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Chicago daily tribune. [volume] (Chicago, Ill.) 1872-1963, March 28, 1879, Image 2

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most determiued communication recently
addressed by tho civil power to nny prelate.
Paris, March 27.—President Orovy, Min
ister Waddinglon, and cx-Prosident Mac-
Mahon to-day made n visit to Queen Victoria.
London, March 27.—A dispatch from
Madeira says prlvalo advices from Sierra
Loon represent that tho French have an*
noxod the Knqlish island of Mataoony.
Tersaillcs, March 27. —Tho Chamber of
Deputies has agreed to a Monetary Conven
tion of tho Latin Nfttioop. x
San Francisco, March 27.—Australian ad
vices to Fob. 27 oro received. Tho harvest
prospects are excellent.
More space has been applied for In tho
Now South Wales Exposition than can bo
Tho deficiency of tho wool crop is not so
great as anticipated. It is now estimated at
50,000 bales.
At Queensland (ho strike of tho soomon
against tho Cinnamon continues.
Now Zealand nows is to March -I. A fire
damp explosion occurred in tho Knitnngotn
coal roluo, near Otago, Feb. 25, when thirty
men wore killed, being nil who woro in tho
mine at tho time. Subscriptions for tho
widows and orphans aro mado all over tho
Honolulu, March 19.—Tho sugar crop is
Gov. Hip! is dead.
Tho native population of tho Kingdom Ims
decreased since 1872 over -1,000. It is now
London, March 27. —A Constantinople dis
patch states that the Sultan has Kent a por
tion of his plato and jewelry to bo molted
for tho use of tho Treasury.
Raquka, March 27.—The Commandant of
Alossio and nisly leading Albanians have
been arrested ou a charge of intriguing
against tho Porto.
Scutari, March 27. —Ten battalions of
troop*} are expected to arrive from Constan
tinople. Tbo Porto appears resolved to
disarm the Albanians.
. Paris, March 22.—Franco, like Germany,
will decline to participate in tho mixed occu
pation of Roumolia.
Rome, March 27. —1 n couscquonco of tbo
revolutionary disturbances at Milan ou Sun
day tho nuthoritioH ordered tho dissolution of
the Republican Fraternity Society, and meas
ures have been adopted to proceed against
tho offenders. n ‘
will shortly leave Romo for F.nglnml. No
arrangement has booa made for tbo estab
lishment of official relations between En
gland and the Holy See.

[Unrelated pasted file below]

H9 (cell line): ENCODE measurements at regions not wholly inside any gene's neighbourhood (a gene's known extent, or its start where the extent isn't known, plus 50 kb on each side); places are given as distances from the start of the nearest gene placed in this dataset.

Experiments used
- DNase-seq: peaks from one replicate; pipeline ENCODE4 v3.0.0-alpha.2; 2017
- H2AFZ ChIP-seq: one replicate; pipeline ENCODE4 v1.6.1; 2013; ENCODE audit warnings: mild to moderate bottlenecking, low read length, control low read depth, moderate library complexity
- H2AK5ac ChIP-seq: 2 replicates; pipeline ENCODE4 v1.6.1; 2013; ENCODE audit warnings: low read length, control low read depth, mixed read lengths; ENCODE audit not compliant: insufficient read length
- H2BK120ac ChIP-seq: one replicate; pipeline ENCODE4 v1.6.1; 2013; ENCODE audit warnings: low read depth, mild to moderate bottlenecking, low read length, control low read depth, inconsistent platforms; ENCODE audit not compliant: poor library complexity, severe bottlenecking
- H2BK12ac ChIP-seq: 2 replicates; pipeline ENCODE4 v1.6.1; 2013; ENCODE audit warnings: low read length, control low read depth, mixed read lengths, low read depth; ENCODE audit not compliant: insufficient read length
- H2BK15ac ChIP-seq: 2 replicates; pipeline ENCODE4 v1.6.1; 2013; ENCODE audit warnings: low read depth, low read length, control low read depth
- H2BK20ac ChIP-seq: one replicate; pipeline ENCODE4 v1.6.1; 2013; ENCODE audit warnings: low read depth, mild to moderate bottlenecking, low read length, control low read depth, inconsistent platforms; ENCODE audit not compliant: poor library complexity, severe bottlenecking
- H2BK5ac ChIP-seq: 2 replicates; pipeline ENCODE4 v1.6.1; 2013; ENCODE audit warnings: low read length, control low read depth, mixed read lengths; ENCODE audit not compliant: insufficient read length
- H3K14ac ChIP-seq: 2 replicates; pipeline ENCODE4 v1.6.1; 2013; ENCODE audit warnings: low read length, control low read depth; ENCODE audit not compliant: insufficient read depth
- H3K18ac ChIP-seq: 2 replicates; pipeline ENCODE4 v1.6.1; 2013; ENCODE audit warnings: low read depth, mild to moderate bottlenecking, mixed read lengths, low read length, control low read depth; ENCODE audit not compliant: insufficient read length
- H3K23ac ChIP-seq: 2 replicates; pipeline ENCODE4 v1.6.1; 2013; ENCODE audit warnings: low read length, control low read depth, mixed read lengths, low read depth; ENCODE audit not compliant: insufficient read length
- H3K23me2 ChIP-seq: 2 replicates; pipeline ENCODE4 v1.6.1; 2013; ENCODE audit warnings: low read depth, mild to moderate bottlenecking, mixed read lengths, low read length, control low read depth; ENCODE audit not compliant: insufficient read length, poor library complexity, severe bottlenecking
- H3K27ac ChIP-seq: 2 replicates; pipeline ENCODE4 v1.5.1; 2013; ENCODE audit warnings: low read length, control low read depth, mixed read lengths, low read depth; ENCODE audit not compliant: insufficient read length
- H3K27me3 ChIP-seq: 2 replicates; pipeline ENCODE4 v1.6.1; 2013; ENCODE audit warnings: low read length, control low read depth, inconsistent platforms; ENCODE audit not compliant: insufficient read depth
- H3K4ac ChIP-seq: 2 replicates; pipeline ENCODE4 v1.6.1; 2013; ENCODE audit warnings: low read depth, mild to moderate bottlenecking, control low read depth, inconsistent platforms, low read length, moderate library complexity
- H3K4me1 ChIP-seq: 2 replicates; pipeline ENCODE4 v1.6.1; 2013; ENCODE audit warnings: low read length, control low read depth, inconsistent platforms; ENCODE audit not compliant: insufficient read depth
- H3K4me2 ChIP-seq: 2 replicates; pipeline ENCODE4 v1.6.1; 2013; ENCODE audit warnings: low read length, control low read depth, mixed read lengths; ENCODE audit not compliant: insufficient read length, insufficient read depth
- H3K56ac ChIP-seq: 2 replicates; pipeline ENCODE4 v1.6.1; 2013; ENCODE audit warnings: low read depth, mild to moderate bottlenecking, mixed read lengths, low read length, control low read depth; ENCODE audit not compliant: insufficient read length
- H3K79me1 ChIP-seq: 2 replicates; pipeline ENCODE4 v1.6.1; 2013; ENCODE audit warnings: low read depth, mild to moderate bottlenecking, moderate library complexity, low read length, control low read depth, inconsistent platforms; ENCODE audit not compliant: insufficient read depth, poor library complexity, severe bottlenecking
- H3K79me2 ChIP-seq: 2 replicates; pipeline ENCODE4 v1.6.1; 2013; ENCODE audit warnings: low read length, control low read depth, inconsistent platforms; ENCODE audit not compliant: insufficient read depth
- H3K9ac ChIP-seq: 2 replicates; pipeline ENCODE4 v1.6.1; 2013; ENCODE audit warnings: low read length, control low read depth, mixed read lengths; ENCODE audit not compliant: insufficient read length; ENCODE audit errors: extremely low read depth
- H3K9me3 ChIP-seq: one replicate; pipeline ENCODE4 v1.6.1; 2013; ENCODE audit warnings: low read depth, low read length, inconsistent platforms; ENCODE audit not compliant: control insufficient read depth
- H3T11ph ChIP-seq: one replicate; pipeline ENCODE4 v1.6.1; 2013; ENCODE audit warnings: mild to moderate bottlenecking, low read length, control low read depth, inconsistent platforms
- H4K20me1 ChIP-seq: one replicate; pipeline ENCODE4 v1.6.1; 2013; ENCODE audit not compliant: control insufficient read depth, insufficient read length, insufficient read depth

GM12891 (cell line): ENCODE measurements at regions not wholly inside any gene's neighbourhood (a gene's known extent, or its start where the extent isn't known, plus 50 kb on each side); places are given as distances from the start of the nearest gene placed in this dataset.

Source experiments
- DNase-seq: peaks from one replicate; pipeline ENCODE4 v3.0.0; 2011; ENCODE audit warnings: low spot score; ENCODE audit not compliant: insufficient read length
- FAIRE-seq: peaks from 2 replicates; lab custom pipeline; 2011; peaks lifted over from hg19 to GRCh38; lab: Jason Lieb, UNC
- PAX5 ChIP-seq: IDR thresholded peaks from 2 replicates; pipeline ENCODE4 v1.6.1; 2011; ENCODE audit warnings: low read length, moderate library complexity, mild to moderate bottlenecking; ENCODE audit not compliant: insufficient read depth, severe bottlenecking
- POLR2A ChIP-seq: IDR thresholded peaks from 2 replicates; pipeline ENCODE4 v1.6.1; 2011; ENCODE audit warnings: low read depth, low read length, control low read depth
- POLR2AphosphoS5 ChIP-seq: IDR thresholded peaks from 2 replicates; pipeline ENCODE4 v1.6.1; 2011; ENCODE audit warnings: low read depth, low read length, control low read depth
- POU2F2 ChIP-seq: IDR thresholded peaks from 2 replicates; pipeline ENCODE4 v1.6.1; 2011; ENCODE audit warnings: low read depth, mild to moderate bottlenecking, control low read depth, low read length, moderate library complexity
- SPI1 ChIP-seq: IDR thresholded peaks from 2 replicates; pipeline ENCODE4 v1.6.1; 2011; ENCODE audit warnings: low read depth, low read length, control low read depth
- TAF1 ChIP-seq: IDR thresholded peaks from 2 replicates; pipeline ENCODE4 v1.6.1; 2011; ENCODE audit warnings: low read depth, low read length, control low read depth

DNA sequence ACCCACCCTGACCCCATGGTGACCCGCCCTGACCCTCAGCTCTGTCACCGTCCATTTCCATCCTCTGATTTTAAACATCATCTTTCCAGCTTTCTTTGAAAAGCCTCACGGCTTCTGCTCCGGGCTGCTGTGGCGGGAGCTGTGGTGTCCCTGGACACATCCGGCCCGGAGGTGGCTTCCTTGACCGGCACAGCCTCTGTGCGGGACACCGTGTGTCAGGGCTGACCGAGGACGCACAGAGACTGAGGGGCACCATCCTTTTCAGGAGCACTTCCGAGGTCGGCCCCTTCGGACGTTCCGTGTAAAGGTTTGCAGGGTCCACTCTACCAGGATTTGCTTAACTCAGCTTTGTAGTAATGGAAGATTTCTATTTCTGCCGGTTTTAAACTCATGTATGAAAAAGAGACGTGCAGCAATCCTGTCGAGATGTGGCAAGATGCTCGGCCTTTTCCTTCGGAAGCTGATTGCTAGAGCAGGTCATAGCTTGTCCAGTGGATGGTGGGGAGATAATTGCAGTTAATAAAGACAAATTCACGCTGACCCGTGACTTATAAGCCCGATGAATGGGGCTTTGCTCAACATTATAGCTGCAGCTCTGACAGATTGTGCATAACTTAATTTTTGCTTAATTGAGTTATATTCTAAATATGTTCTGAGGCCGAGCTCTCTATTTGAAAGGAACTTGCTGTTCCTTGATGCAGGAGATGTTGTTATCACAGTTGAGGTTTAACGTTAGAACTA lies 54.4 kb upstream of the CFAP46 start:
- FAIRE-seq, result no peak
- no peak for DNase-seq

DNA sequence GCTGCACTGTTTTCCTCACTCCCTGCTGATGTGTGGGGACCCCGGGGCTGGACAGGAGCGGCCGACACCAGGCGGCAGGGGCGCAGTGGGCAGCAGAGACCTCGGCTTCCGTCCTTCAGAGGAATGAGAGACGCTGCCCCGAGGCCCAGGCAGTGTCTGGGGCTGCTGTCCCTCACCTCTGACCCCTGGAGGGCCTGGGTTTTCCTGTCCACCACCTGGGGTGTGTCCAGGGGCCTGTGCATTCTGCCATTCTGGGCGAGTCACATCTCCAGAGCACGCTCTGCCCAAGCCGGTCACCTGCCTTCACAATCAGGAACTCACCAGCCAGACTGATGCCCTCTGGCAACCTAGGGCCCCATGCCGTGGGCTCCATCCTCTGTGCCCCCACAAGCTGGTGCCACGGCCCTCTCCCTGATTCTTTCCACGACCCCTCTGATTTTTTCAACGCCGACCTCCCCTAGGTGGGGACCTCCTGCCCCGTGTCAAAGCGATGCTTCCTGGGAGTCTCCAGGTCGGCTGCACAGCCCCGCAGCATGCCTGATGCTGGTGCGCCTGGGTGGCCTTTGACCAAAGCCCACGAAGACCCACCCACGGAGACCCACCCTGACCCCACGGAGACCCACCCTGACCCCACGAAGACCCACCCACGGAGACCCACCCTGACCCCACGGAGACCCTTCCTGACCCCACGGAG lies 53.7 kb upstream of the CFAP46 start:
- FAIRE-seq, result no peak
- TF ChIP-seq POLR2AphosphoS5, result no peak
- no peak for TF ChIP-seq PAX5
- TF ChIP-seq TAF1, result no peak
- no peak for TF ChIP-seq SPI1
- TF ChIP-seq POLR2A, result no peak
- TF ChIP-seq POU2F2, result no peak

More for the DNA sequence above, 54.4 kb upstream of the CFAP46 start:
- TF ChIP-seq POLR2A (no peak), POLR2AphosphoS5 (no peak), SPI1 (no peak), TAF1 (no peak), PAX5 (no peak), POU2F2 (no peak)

Moscow, March 27. —Another assassination
by Nihilists has taken place.
London, March 27.—A Berlin correspond
ent says it is stated that after tho Czur has
started for Llvndia tho Government intends
to proclaim a slate of siege in Bt. Petersburg,
Moscow, Kioff, and Cliarkoff.
Pestu, March 127. —Th0 Lower House of
tho Hungarian Biot has approved tho Treaty
of Berlin—2oß to 154.
Minnie, March 27.—Bcuor Ultoo, former
Spanish Minister of Foreign Affairs, and n
distinguished member of tho Sagasta parly,
died yesterday. '
They Como Up Lllcu Little Mou nml i’ay
Their Several Fines. '
Special Dlepalch to the Tribune.
SrniNOPiELD, March 27.—As predicted in
these dispatches yesterday, thu Pekin Blngstors
began to flock into the city to-day with their at
torneys. After consultation with District-At
torney Connolly and Spoclal-Aucnt Trum
bull, a batch of nineteen entered pleas of
guilty on twenty-seven different Indictments,
and . were lined In sums ranging from
s2o to SBOO each, thu total tines aggregating
over $6,000.
On appearing In court it was slated by Mr.
Llttler, on their behalf, that a number of them
entered a plea of guilty notwithstanding they
wore innoceut of the offenses charged
against them, but to save thu expenses
of u trial and be relieved 'from
embarrassments hi (mure. He further stated
that thu condition of thu pleas was that
they wero to be a bar to all prosecutions, civil
and criminal, for nuy offenses committed prior
to July, 1875, nnd that thu pleas were entered
without admitting that A. P. Westermun was
guilty In any of the cases In which ho Mas in
dicted with them, or in any way nrojudlelng any
immunity promised him.
Thu District-Attorney confirmed this, und the
eases wero called In order, the parties pleading
and receiving sentence, Thu lines of course
curry with them the costs of prosecution.
Following Is tho list of . those who
pleaded guilty, und the total amount
each was lined: T. J. Mclircw, $400;
J. A. McGrow, $100; George C. tjlassfonl, $160;
Thomas Demnr, $25; Henry Garrett, $150;
Thomas M. Dorsey, $500; Joint Sloltz. $200: H.
P. Myrek, $200; J. K, llerget, $200; George
Hermit. s2uo; J. E. Wohrer, $25; Joint L. timtili,
$224; W. T. Edds, $400; James A. Edds, $400;
Joel Joucs, S:iUO: John Muhr. SSO; William
Bloom, SSO; William Hunter, SSO; John Black,
David and (leorge iUelßslnccr, of the Western
Distilling Company, were also lu the city and
ottered to enter a plea of guilty ami withdraw
their plea In the libel against the distillery, but
were unable to comply with the requlremeuts
•. » l rl*. u . Attorney,- They owe about
f-J.oOU to the (loverument, and were unable to
adjust that sum. They expect to do so ou
Saturday, however, and left for home to-uUrht
with an understanding that they would appear
It Is understood that another hatch will be In
to-morrow morning, prepared to ulead guilty
upon the same terms as those who have gone